Way, way, way back, when She was in high school, her Senior Advanced English teacher, Mrs. Vickery, would occasionally climb up on various grammatical soapboxes. One particular day, she stepped up on a grits box. Mrs. Vickery spent several passionate minutes relating to her students the correct subject verb agreement for the word “grits”. When referring to this southern staple, one is not suggesting anything about each individual grain, or grit, but the dish as a whole. Therefore, because “grits” is a singular noun, the grammatically correct statement would be “these grits is good”, rather than “these grits are good”. As painful as it sounds, it is correct!
Other singular nouns include “news” (“The news on the economy is just terrible right now); “physics” (“Physics is a natural science)?; and “data” (The data is collected over several months). Some of these subject verb combinations come more naturally than “Grits is good”, but they are all in the same category.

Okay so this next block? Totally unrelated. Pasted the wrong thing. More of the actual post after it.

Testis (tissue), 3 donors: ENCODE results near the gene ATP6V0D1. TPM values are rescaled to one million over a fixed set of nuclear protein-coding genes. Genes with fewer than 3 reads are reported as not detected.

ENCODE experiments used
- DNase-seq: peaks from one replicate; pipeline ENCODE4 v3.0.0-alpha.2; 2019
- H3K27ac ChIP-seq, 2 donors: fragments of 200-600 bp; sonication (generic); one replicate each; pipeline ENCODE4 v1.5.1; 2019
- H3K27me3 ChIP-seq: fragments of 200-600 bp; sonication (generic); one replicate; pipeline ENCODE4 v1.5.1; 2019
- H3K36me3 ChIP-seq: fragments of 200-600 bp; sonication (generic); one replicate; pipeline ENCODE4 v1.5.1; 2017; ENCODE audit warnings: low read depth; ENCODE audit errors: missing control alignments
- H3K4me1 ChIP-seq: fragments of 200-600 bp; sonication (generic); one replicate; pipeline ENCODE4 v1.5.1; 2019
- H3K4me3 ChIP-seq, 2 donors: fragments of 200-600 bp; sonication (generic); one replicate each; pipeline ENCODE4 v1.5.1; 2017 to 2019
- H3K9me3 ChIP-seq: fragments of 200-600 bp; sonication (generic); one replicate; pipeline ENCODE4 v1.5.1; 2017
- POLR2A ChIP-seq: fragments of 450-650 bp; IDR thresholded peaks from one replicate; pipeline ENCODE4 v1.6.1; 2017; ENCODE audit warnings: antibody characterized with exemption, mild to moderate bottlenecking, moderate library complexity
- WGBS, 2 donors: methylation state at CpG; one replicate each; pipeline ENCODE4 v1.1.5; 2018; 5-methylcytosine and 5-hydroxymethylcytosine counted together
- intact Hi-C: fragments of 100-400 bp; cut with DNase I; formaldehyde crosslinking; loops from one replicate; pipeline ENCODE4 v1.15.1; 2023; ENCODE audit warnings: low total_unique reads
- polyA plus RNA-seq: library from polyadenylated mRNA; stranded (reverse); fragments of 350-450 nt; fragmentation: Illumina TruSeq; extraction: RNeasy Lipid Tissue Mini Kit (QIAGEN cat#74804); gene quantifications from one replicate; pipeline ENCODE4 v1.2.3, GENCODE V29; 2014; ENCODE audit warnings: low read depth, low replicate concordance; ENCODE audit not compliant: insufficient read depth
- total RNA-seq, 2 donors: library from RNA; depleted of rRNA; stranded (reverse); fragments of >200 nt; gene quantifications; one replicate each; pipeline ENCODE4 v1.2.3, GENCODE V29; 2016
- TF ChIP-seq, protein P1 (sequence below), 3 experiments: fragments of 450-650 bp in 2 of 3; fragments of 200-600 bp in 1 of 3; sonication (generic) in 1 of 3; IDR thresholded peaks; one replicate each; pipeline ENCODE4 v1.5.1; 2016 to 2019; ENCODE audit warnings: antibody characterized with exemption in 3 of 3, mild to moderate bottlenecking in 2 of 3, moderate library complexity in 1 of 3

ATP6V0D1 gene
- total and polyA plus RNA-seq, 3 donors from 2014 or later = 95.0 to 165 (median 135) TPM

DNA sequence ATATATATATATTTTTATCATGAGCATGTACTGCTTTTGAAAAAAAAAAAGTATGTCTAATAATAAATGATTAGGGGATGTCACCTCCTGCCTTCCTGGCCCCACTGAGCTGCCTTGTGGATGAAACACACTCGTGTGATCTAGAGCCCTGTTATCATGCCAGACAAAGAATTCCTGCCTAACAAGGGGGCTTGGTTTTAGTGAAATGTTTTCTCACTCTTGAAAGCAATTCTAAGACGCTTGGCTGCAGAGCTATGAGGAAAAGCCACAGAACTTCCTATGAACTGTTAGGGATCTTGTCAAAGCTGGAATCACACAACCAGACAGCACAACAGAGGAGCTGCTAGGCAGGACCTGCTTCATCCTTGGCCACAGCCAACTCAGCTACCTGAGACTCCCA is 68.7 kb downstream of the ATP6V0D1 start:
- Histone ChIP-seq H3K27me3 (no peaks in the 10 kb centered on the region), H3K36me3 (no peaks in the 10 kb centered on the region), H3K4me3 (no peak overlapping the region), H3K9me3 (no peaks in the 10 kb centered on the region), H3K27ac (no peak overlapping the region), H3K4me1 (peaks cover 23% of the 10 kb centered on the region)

How about the grits was good?
Be sure to check back with us another time to hear about Mrs. Vickery’s contempt for the written use of the word “alot”, and her aversion to misplaced apostrophes!